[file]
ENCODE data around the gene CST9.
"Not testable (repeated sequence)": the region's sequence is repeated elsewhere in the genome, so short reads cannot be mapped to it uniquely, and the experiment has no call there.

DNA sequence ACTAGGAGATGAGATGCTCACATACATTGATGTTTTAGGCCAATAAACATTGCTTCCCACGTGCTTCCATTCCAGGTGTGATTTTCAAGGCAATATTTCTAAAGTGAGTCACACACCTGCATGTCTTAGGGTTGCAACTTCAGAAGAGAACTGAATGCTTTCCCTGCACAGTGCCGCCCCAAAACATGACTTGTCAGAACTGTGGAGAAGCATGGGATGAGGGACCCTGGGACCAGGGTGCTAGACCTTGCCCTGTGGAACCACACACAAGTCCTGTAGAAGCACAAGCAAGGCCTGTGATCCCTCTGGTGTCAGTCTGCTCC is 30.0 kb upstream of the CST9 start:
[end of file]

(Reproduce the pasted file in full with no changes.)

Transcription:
ENCODE data around the gene CST9.
"Not testable (repeated sequence)": the region's sequence is repeated elsewhere in the genome, so short reads cannot be mapped to it uniquely, and the experiment has no call there.

DNA sequence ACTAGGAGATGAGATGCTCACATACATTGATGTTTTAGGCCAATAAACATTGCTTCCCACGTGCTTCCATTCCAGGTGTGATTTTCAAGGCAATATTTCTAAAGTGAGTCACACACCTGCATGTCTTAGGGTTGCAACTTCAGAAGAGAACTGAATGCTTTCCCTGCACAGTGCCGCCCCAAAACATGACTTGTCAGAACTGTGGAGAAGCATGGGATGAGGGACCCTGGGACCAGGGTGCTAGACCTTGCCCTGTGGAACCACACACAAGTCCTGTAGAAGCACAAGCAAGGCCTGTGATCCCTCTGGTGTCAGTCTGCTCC is 30.0 kb upstream of the CST9 start: